Statins 'have no antihypertensive effect'
By Lilian Anekwe
Statins have no additional blood pressure-lowering effect in controlled hypertensive patients, a randomised controlled trial has found.
Apart from their impact on lipid levels statins are also thought to have an anti-inflammatory effect which protects tissues and organs for cardiovascular risk factors. But recently a third – directly antihypertensive - mechanism has been suggested.
To test this hypothesis, Italian researchers randomised 508 patients aged 45 to 70 with hypertenstion and hypercholesterolaemia to an antihypertensive treatment with or without the addition of pravastatin 40mg daily.
But the researchers found no significant difference between treated hypertensive patients given a statin and those who were not.
Both groups had a ‘clear cut sustained reduction in systolic and diastolic blood pressure' during an average of 2.6-years of follow-up. Patients on pravastatin performed slightly worse than placebo, but the difference was only -0.9 mmHg, which did not reach statistical significance.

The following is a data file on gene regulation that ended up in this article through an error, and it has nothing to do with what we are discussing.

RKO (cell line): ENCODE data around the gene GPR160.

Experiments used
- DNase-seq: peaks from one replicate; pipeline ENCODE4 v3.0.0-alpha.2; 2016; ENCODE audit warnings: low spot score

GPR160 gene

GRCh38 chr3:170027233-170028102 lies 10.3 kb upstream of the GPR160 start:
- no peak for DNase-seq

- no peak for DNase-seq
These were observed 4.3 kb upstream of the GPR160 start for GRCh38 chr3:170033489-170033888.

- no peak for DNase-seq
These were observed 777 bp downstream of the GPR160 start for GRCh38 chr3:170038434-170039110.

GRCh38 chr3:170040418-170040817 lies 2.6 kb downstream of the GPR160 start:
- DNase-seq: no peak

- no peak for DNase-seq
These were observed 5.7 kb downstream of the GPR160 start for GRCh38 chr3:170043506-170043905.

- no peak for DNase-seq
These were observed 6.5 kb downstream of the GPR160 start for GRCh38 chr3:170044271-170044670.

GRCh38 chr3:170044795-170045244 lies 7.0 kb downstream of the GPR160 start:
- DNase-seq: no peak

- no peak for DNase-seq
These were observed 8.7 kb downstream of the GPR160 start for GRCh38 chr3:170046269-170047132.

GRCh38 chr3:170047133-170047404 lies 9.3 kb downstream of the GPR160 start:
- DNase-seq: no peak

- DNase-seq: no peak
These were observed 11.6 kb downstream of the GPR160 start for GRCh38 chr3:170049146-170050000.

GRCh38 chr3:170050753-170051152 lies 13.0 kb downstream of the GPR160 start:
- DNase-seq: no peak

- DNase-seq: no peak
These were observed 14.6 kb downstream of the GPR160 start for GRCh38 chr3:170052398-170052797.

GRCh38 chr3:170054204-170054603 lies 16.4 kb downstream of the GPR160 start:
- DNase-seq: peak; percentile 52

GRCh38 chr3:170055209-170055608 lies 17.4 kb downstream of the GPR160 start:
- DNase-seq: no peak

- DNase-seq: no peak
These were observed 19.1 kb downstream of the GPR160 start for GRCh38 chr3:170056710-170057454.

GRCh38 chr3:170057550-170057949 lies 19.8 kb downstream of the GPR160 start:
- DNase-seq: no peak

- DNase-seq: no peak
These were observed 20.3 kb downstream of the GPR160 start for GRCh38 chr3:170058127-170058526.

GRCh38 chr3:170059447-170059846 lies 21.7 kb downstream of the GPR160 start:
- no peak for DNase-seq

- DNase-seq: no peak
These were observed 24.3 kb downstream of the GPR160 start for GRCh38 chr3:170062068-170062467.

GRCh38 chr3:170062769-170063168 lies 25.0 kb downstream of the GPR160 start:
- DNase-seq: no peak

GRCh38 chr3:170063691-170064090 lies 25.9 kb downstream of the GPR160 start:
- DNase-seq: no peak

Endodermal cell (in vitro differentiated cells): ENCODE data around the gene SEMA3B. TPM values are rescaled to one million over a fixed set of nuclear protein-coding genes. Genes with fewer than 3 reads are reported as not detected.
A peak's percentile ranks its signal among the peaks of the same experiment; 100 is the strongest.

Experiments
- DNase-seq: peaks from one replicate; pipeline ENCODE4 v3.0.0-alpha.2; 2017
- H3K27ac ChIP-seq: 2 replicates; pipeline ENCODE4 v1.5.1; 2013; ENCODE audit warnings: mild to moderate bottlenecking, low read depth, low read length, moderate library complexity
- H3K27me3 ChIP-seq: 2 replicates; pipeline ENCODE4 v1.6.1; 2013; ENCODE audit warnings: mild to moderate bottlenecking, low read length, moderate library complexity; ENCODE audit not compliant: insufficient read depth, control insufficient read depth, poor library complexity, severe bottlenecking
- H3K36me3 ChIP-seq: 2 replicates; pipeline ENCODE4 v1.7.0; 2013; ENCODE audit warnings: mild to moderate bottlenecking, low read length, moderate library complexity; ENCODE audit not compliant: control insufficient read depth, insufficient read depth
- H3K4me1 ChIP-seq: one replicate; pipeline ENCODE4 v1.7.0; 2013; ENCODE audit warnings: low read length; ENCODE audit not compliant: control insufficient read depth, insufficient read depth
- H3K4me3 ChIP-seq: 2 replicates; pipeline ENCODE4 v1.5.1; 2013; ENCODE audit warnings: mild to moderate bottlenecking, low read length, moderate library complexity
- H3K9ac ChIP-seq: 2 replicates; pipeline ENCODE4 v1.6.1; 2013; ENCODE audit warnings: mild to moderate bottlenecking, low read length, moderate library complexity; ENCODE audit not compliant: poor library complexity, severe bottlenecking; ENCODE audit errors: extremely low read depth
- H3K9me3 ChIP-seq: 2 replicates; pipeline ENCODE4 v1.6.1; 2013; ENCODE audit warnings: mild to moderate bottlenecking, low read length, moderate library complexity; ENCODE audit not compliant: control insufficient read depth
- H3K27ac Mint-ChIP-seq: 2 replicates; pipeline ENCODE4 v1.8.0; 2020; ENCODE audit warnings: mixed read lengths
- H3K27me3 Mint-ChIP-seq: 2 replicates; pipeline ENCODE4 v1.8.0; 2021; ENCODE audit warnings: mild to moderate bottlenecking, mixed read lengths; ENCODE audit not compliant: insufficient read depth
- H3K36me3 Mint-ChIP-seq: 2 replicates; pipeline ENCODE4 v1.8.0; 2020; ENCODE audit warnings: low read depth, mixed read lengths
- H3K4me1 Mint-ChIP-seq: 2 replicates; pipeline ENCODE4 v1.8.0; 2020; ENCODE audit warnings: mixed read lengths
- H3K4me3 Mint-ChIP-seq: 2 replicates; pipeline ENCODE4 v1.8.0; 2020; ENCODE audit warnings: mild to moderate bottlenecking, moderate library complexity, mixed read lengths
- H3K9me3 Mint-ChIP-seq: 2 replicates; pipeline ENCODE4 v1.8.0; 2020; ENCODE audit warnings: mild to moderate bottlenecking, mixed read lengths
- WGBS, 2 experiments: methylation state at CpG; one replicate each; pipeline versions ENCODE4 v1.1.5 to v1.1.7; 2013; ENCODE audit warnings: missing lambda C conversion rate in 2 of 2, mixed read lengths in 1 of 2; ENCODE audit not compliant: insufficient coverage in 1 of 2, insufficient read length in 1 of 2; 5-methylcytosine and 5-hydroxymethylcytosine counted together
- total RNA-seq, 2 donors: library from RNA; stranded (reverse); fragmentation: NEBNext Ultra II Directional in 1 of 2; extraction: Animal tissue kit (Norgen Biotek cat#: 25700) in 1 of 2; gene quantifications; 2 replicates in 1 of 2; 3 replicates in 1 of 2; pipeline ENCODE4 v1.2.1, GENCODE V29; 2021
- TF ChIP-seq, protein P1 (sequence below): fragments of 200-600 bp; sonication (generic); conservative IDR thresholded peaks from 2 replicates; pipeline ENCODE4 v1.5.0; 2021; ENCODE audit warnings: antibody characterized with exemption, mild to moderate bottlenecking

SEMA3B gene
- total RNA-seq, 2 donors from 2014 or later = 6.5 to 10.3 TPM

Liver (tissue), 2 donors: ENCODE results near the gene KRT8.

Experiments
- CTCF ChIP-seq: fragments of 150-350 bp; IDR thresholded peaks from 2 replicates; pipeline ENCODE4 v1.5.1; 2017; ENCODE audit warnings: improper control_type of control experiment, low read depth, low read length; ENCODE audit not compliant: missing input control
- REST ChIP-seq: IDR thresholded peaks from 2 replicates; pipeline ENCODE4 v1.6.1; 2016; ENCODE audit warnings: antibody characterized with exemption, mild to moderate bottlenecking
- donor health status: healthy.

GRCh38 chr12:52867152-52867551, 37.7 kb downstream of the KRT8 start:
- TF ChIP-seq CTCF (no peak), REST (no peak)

Dr Giuseppe Mancia, a researcher in the department of clinical medicine and prevention at the University of Milano-Boccia, concluded: ‘Administration of a statin in hypertensive patients in whom blood pressure is effectively reduced by concomitant antihypertensive treatment does not have an additional blood pressure lowering effect. This suggests that the protective effects of these drugs on the cardiovascular system do not depend on a reduction in the blood pressure.'
BMJ published online 25 March 2010Statins have no additional blood pressure-lowering effect in controlled hypertensive patients, a randomised controlled trial has found Statins have no additional blood pressure-lowering effect in controlled hypertensive patients, a randomised controlled trial has found